Napster launched a portable version of its digital music service in the US and the UK yesterday, hoping to tempt users with a more tasty "all-you-can-eat" monthly subscription model.
Called Napster To Go, users will be charged $14.95 in the US and £14.95 in the UK per month, letting them download an unlimited number of songs onto compatible MP3 players as well as their PCs.
Napster users can fill and refill compatible MP3 players with their choice of tracks, but must plug, or dock, the device into their PC at least once every 30 days into order for Napster to verify they are still paying customers. If users stop paying their monthly subscription fee, the music will no longer play on the device.
By adding a portability element, Napster is looking to make its digital music service a more attractive alternative to Apple?s iPod and iTunes.
"It is a new business model for the consumption of music," said Adam Howorth, Napster's spokesman in the U.K. "It is similar to how people rent air time to use their mobile phones or pay monthly fees to watch cable or satellite television. But it's a matter of getting people used to the concept."
Napster plans to spend $30 million (around £16.5 million) on a marketing campaign promoting the benefits of digital music subscription services, which kicks off in the US with a television commercial during the Super Bowl. The Napster marketing will also include promotions for compatible MP3 players from Creative, Dell and iRiver.
Apple has often stressed that its a la carte download service allows users to own their music like they do when they buy a CD. Napster will attempt to convince users that for the price of one CD per month, they'll have access to as much music as they want, and with a catalogue of over 1 million songs, which gives them a lot more music to listen to, Howorth said.
As with Apple's iTunes, Napster also offers users the option of buying individual tracks for $0.99 in the US and £0.79 in the UK. Apple charges $0.99 in the US and £0.99 in the UK.
"In some ways, it's probably unfair to compare Napster and other subscription services with Apple iTunes as one is a programming experience and the other is a retail experience," said Mark Mulligan, a senior analyst with Jupiter Research in London. "One key difference is that Apple doesn't have to educate people, whereas that's something Napster and any subscription service will have to deal with."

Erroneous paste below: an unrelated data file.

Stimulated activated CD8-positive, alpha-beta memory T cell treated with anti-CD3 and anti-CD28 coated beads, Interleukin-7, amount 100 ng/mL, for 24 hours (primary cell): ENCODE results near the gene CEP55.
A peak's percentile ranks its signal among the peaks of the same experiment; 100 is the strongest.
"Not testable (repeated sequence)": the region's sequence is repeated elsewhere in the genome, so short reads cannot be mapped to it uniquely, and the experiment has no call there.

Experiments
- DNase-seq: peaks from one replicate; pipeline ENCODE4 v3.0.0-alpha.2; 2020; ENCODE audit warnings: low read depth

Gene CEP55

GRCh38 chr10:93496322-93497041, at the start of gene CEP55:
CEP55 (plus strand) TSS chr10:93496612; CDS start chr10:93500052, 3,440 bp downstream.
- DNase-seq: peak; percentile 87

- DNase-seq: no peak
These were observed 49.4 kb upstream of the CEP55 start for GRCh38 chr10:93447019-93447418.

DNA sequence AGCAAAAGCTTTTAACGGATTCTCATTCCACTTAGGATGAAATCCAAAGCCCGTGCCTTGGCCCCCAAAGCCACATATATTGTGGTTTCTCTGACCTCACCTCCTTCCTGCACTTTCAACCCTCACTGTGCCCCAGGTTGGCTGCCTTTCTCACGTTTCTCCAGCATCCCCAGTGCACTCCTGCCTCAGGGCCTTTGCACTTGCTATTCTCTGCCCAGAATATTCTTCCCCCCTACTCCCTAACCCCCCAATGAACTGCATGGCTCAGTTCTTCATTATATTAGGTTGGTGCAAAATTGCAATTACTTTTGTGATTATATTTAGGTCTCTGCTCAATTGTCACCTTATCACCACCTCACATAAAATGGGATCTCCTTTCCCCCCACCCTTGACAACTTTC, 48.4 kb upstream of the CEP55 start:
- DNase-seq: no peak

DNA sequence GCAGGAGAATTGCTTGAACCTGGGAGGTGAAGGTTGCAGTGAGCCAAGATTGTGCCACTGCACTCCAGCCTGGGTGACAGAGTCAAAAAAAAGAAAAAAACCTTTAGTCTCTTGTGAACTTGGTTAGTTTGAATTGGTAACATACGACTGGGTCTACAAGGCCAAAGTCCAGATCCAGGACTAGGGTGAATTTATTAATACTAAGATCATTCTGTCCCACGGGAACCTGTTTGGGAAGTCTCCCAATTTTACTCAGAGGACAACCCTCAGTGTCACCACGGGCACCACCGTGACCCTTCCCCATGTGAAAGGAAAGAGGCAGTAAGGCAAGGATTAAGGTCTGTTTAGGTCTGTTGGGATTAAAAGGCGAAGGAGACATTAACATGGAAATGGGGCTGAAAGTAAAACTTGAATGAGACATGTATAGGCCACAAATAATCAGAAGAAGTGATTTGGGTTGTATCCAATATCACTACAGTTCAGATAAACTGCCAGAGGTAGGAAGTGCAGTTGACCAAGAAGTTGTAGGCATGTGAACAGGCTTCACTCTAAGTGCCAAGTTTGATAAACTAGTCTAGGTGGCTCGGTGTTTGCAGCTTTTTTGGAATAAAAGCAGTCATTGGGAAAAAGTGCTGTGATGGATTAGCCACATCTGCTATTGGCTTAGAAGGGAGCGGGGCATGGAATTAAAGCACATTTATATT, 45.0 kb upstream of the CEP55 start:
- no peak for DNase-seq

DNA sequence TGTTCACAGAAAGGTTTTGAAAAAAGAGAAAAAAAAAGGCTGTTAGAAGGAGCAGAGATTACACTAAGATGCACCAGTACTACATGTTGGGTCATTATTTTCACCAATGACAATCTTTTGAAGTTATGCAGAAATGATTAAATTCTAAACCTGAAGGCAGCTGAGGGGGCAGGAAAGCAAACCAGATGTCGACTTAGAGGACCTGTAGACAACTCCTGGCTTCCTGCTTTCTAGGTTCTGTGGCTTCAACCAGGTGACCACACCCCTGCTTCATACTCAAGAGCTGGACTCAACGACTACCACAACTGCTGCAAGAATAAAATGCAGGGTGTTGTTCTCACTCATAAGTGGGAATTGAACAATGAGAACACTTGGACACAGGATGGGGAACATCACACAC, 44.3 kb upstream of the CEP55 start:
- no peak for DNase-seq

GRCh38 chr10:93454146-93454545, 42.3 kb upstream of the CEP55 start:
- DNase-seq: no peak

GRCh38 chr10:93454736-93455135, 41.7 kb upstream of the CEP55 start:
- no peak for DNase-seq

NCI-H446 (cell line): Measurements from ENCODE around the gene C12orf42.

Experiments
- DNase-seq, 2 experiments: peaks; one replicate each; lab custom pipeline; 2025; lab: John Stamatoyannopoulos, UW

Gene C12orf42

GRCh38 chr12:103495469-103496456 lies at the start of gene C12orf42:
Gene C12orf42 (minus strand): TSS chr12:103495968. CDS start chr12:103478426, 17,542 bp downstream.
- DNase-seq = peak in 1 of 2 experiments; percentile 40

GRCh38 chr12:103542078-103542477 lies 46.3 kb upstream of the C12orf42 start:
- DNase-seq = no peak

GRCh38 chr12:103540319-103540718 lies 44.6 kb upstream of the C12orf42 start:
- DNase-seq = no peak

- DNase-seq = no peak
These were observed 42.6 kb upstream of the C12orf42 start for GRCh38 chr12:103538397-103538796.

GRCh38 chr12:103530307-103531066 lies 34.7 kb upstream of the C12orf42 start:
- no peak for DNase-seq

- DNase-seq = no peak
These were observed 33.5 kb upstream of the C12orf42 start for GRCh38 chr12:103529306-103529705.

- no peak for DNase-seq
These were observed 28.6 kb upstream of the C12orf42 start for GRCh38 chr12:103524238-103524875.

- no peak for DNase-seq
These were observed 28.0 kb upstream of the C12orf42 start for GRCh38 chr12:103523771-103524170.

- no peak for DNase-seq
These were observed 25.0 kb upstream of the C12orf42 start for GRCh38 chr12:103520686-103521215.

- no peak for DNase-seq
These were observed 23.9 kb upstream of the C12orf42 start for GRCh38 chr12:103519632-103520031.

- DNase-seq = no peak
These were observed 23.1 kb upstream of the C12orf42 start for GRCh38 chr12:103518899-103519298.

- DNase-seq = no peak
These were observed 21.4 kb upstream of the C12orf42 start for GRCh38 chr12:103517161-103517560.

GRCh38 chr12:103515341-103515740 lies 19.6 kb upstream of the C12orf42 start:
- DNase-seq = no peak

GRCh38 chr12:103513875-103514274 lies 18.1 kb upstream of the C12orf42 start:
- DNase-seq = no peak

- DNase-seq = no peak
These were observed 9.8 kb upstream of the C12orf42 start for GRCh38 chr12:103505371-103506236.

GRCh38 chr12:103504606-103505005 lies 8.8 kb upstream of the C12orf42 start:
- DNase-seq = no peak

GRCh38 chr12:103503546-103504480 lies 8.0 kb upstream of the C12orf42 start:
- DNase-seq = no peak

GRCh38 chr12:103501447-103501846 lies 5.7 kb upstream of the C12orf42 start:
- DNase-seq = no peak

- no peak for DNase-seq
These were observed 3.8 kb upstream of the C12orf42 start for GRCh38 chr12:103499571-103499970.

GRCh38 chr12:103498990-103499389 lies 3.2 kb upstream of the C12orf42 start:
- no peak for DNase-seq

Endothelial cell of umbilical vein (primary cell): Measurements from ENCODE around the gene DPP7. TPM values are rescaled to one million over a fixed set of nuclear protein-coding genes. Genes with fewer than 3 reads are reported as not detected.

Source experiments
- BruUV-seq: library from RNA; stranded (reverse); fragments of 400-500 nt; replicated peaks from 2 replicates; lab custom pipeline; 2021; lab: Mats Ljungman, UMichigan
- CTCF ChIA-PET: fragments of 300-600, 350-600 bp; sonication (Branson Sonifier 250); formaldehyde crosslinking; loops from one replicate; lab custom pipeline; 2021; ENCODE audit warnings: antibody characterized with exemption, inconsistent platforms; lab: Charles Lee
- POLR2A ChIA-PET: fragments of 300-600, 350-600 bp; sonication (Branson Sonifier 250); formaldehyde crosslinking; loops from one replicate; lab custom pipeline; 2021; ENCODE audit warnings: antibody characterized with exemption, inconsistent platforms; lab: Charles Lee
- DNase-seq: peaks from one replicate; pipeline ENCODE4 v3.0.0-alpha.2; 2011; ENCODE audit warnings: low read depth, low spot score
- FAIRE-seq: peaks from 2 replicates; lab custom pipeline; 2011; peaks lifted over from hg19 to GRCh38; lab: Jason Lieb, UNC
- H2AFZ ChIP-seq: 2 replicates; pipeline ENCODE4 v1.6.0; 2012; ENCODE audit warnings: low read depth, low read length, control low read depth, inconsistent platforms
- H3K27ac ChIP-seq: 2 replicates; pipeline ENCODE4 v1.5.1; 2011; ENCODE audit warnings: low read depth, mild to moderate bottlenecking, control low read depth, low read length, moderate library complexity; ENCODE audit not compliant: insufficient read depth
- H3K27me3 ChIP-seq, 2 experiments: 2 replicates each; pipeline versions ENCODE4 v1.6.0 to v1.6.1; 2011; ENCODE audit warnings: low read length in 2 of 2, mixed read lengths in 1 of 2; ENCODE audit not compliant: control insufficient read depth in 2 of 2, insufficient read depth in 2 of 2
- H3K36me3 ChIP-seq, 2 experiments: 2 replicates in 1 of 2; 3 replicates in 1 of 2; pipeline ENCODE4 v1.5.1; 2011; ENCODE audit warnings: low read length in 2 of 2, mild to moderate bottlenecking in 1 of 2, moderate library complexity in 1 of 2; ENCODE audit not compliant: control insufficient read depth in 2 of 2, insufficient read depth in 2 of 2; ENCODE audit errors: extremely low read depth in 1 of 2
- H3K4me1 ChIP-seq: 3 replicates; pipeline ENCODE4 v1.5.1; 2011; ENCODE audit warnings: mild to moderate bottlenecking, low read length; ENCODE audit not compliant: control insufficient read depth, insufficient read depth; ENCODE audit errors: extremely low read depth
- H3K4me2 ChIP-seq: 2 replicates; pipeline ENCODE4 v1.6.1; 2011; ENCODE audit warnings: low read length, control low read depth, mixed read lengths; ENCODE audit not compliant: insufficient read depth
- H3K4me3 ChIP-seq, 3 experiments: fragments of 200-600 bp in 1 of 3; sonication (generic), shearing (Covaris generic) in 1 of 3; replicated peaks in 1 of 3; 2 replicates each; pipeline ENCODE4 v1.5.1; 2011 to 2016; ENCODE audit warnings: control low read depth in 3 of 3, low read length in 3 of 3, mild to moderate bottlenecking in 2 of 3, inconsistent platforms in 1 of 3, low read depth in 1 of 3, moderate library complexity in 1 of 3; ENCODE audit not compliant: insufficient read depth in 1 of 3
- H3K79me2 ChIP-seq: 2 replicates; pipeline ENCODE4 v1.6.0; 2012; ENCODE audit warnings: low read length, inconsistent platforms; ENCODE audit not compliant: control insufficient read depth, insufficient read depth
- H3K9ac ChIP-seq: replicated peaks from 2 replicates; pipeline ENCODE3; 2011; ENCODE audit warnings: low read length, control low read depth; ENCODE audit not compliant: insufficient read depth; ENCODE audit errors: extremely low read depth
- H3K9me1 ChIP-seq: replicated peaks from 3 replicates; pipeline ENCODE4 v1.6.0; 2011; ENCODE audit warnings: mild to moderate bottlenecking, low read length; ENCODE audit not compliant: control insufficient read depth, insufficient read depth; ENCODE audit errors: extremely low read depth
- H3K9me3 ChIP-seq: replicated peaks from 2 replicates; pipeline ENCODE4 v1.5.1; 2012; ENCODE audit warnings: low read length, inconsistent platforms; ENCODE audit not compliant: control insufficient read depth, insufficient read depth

Napster has made an important step by making its music portable with some MP3 players, Mulligan said. "This makes the Napster service more appealing for current users and may also be the tipping point for some of those who are seriously considering getting a digital music player."
Napster is the first subscription music service to take advantage of new copy-protection software from Microsoft that allow users to listen to digital music over devices as well as on their PCs.
Last year, Microsoft updated its Digital Rights Management (DRM) technology by adding a hacker-resistant clock to portable music players for files encoded in Microsoft's proprietary WMA format. Other companies such as RealNetworks are also planning to utilize the Microsoft software in an effort to take on the rival iPod.
Apple's FairPlay DRM system makes the iPod incompatible with music in the WMA format. "IPod users can't switch over to Napster or to anything using WMA" Mulligan said. "But it's a device driven market and iPod has been able to dominate the market despite being incompatible with anything else."
According to Mulligan, the market will have space for several players, all catering to slightly different users, much in the same way that radio stations target listeners with varying tastes.
"This is still a very small market and major companies like Amazon are waiting for the time being to see how it beds down," Mulligan said. "They don't see legal downloadable digital music as a missed opportunity because it's not a sizable enough market yet."
As Mulligan pointed it, the biggest competitor for Apple, Napster or any other company remains free file sharing, despite the music industry's attempt to criminalize the practice. "File sharing, at the very least, is as big as it has been in the past, if not slightly more popular," he said. "It's just difficult to put a number on it because people are now less open about their use of file sharing programs with those trying to measure that market."